Antwerp-based designer Veronique Branquinho made a name for herself with her debut Victoriana collection in 1997. Yet where historicism in fashion has sometimes veered towards costume-y spectacle or Madame Bovaryeroticism, Branquinho’s brand of high-necked glamour has never been stuffy. Instead, it is assured of the quiet sexual power of the woman who knows that subtlety and conviction is much more powerful than high-octane frou-frou. Veronique Branquinho’s woman is the kind that Charlotte Brontë had in mind when writing Jane Eyre(1847) andVillette(1853): “Fashion for me is a language and I want to tell a story,” says Branquinho. Her most recent collections, she says, have been inspired by the poetry of Emily Brontë and the work of Lewis Carroll, and are true to her cascading, covered-up silhouettes. “I call it a bonbon package, you know, how you want to present yourself to a man,” is how she described the prevailing Trump-approved aesthetic. “It’s a fantasy of a man projected onto a woman. I feel like that is the main image and it’s hard for me to understand that as a woman.”
As a designer in her mid-40s, Branquinho’s career has always been an antidote to the bells-and-whistles success of mainstream fashion designers. She graduated from the hallowed halls of Antwerp’s Royal Academy of Fine Arts at the tail-end of Belgium’s major contribution to fashion, the Antwerp Six. “I like the little roads in life – I don’t think the main highway is the most interesting way,” she explains of her low-key profile. “You can say that in all of my work. Even if I touch references, I like to twist them and give them layers and maybe a little mindfuck. It’s the opposite to the fast first-degree world we are living in.” Last year’s autumn collection began a creative love affair with Brontë that would inform her next couple of collections. Sweaters, especially, featured a checkerboard intarsia with words from Emily Brontë’s poemI’m Happiest When Most Away.“I took it from a really beautiful book I have called Poems of Solitude,” explains Branquinho. “I think that is part of my women; they’re independent and strong, but at the same time they’re fragile and I can imagine they get lost in romantic fantasies of solitude. It’s not an in-your-face slogan because I like the power of a whisper.”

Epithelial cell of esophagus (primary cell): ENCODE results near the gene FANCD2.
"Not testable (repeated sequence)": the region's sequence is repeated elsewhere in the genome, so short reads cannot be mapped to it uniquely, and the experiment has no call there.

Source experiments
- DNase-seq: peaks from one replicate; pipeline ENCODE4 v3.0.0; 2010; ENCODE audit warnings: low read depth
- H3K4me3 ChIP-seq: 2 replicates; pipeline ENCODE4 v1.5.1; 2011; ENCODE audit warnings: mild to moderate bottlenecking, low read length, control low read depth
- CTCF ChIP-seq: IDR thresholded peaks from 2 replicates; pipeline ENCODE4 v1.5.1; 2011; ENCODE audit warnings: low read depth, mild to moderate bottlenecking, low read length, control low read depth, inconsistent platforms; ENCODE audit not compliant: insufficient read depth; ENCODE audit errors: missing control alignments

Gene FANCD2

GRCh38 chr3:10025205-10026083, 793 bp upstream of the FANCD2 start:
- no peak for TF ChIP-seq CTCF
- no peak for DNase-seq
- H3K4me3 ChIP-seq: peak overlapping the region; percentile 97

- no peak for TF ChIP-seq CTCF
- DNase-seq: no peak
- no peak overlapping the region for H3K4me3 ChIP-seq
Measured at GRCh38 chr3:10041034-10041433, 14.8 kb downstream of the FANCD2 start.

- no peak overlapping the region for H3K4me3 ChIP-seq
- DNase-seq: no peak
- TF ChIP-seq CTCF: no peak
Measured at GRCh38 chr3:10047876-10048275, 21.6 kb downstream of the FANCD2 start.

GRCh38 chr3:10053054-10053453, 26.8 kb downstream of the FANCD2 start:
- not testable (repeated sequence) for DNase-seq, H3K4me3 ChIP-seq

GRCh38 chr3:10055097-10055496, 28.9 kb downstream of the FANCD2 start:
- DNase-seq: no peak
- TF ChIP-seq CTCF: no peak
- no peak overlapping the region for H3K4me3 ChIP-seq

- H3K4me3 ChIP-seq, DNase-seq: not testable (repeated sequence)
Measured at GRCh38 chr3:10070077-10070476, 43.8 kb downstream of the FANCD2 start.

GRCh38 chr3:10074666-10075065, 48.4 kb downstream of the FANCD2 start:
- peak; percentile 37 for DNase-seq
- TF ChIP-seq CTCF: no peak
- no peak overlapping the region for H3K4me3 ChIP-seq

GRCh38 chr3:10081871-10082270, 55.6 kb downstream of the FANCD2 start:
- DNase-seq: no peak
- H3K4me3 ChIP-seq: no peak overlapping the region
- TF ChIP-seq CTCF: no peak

The sentiment carried through into her next pre-collection, and was felt in this autumn’s long, gauzy Victoriana dresses with mannish tailoring layered on top and leather wellington boots underneath, models’ faces framed by swirling Elizabethan ruffs and the hoods of sweeping shearling-lined parkas. “It’s a darker mood,” she says. “I like that there is a twist between what is elegant and feminine but also very controlled and styled. It’s the balance between those things that I like. Mainly, I like that it’s a bit nostalgic and melancholic as a reaction to the T-shirts and jeans, a look which my friend describes as ‘global corporate boredom’.” A fan of the great romantic novels of the 19th century, it’s unsurprising that Branquinho relishes in life away from the hoi polloi – just like Charlotte Brontë’s heroines. “Living here, we are not in a rat race and elsewhere, it is very competitive,” she says without utter confidence. “I’m happy to go to Paris to show my collection and meet everyone but I’m also happy to go home.” Who can blame her? There really is no place like home, especially with a good book.